Every audiologist who has ever dispensed hearing aids knows the frustration of patients who return for follow-ups because of problems with sound quality, performance in noise, or other issues. These challenging experiences have led many to pursue audiology doctorates to understand the neural mechanisms of speech processing that might underlie these issues.
The primary focus of hearing aid fitting for many years has been to provide audibility without sacrificing comfortable loudness levels, but the role of cognitive factors in hearing aid fittings and the constraints imposed by age- and deprivation-induced changes in central auditory processing have been a focus in the past decade. (Int J Audiol 2003;42[Suppl 1]:S49.) Real-ear measures enable us to ensure that our patients are receiving appropriate levels of amplification, at least at the tympanic membrane. The effects of amplification, however, on the speech signal once it is transmitted past the tympanic membrane to the inner ear and the rest of the brain remain largely unknown.
The auditory brainstem response to complex sounds (cABR) provides an objective means of assessing auditory processing, and its incorporation into hearing aid fittings may help to determine how well amplified speech and other signals are being represented in the central auditory system. The auditory brainstem, specifically the inferior colliculus, is an important site of auditory processing, receiving afferent and efferent input. (Nat Neurosci 2002;5:57.) Knowledge of the brainstem's spectral and temporal encoding of amplified sounds may guide the researcher who is interested in the development of improved hearing aid technology and algorithms.
Use of the cABR during hearing aid fittings may confirm its benefit to central auditory processing. An individual with impaired temporal processing, for example, might respond better to slow-acting compression. Evidence shows that individuals with hearing loss have deficits in processing temporal fine structure, a problem exacerbated by aging, and this difficulty may hinder selective listening to speech in noisy backgrounds. (Int J Audiol 2010;49:823; Ear Hear 2010;31:755.) Slow-acting versus fast-acting compression might be appropriate for individuals unable to process temporal fine structure. (Trends Amplif 2008;12:103.) The cABR would provide a means of assessing an individual's unaided and aided ability to encode the temporal envelope and fine structure in quiet and in background noise.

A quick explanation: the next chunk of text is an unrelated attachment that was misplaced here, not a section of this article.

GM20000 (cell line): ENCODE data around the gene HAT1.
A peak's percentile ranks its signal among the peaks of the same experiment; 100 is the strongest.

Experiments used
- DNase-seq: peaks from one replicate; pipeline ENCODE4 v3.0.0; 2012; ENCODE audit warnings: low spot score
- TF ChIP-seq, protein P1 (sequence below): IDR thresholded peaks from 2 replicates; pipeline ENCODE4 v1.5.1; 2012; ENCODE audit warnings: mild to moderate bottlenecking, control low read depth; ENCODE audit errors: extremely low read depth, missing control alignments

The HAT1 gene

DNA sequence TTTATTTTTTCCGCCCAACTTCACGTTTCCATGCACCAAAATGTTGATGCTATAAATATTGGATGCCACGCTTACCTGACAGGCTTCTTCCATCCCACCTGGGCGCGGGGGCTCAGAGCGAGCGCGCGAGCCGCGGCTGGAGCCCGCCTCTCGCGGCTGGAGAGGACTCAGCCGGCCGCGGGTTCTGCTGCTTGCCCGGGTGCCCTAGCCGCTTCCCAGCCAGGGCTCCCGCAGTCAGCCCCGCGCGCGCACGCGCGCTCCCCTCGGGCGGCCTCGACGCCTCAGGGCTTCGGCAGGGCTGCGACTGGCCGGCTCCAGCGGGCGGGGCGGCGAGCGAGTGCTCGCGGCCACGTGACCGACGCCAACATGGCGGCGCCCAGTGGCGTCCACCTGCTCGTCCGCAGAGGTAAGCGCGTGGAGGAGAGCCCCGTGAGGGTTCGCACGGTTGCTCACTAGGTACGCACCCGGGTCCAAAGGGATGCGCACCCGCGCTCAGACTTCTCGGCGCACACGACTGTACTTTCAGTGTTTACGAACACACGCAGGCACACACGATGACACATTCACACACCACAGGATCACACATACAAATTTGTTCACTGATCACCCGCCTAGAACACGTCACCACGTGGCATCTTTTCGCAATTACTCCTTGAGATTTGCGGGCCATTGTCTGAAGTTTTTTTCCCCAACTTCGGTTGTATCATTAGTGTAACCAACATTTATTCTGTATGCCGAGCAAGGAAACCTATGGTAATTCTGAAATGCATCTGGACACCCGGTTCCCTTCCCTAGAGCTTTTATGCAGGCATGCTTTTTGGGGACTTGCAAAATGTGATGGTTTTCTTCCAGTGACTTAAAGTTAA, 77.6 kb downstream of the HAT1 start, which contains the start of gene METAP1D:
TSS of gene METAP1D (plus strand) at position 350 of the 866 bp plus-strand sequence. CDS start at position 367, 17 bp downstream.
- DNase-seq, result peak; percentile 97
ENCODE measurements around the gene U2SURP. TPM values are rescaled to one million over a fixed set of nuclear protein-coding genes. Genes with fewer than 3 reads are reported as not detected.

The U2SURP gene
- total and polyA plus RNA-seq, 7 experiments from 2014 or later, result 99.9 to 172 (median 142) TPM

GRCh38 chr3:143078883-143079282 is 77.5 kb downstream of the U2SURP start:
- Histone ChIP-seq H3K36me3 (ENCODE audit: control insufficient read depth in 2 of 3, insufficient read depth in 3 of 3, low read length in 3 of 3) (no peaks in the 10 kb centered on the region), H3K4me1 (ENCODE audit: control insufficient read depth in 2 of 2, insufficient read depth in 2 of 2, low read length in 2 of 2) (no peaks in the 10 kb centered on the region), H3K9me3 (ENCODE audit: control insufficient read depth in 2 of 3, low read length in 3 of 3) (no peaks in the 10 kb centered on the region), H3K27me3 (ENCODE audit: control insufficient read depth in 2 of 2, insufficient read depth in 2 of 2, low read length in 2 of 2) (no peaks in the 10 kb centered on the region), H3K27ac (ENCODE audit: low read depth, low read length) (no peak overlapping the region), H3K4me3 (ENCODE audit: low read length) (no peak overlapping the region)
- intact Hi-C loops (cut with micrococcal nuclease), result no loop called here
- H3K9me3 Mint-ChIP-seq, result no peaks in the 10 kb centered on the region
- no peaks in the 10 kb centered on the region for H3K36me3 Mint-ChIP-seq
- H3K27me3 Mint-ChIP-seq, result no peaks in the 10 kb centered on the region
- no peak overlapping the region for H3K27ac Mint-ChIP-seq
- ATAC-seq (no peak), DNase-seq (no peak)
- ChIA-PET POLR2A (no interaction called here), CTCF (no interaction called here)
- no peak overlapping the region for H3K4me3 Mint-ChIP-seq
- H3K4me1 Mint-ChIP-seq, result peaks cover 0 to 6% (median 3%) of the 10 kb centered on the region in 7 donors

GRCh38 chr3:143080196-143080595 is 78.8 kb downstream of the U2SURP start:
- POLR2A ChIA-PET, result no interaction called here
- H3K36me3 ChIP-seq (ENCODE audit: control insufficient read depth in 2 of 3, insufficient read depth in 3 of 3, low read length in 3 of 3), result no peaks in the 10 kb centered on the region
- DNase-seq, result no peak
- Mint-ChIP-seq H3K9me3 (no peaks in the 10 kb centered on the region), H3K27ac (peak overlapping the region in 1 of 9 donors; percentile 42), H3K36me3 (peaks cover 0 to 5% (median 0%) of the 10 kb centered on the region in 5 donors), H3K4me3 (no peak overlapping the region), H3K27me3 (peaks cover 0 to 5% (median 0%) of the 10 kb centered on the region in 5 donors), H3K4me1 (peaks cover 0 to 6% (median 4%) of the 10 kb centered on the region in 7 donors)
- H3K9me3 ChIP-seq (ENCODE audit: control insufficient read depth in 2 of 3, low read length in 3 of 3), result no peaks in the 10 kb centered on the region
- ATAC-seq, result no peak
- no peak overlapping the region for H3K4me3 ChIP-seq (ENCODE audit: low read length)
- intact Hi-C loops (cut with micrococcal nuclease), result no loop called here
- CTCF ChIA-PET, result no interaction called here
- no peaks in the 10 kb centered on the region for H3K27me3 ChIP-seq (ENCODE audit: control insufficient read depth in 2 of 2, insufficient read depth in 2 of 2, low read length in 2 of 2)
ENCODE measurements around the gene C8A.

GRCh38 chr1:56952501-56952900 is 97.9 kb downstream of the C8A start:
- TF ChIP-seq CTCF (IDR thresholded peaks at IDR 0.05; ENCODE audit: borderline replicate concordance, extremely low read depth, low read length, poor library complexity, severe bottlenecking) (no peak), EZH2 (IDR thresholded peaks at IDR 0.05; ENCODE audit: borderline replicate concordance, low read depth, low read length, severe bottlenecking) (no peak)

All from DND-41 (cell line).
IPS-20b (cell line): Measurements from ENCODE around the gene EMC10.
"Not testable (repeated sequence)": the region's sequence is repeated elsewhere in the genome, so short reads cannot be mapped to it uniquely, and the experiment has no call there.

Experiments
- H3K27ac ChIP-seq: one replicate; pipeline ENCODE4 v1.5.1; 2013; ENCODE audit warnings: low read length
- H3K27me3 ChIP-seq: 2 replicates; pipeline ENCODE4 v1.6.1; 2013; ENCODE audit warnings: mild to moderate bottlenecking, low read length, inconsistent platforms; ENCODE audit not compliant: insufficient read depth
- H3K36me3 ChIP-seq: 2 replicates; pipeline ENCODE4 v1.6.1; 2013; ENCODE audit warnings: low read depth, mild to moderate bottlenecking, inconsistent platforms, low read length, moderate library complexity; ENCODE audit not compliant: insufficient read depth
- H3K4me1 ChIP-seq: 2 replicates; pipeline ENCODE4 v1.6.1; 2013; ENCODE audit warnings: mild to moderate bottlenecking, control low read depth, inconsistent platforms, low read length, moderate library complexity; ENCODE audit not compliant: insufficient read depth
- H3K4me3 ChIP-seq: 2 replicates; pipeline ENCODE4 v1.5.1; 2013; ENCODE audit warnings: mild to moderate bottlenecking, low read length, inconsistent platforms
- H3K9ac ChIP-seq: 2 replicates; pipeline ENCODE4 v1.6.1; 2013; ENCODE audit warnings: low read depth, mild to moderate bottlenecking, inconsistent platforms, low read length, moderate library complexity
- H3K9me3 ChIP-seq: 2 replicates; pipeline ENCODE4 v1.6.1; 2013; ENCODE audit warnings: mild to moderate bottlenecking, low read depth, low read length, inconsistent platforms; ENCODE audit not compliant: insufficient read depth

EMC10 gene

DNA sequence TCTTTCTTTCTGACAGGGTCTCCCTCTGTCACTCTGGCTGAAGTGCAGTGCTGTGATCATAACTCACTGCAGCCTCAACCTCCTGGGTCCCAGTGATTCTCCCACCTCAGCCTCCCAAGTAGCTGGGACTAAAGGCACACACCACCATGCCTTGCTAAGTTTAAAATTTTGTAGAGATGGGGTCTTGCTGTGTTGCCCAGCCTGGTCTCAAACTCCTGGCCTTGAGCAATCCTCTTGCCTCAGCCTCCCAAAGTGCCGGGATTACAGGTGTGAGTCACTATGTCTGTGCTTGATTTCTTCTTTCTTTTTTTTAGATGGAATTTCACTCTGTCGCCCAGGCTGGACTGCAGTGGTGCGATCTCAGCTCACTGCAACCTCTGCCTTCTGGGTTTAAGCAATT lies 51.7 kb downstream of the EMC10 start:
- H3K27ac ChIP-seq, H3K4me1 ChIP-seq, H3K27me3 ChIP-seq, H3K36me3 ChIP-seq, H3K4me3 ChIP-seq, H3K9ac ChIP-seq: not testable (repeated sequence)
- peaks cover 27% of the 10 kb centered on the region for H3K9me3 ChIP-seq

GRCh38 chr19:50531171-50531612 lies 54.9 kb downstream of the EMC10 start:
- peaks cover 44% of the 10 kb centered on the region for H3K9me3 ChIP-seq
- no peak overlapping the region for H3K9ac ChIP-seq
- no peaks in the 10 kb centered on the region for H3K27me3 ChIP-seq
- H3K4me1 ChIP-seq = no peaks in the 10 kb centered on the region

Cortical-evoked potentials have been used to document auditory system development after initiation of hearing aid amplification or cochlear implantation in infants and young children, but use of the cABR for adult hearing aid fitting has not yet been explored. (J Commun Disord 2009;42:272.) We compared sound field cABR recordings in unaided and aided conditions with different hearing aid algorithms in our single-person case study. A noticeable difference was observed in the waveforms’ amplitude in these different conditions. A meaningful estimate of speech encoding's robustness can be obtained by performing a cross-correlation between the stimulus and response because the cABR waveform is visually and acoustically similar to its evoking speech waveform. (Neuroreport 1995;6:2363.)
We found that one particular hearing aid algorithm produced the highest stimulus-to-response correlation, indicating the best representation of the speech signal's temporal and spectral cues. Whether robust brainstem representation of auditory signals leads to improved patient satisfaction remains to be evaluated. The individual in our case study preferred the setting that yielded the most favorable cABR. (Figure.) Future work will be conducted to determine if the cABR improves hearing aid outcomes, especially in difficult cases.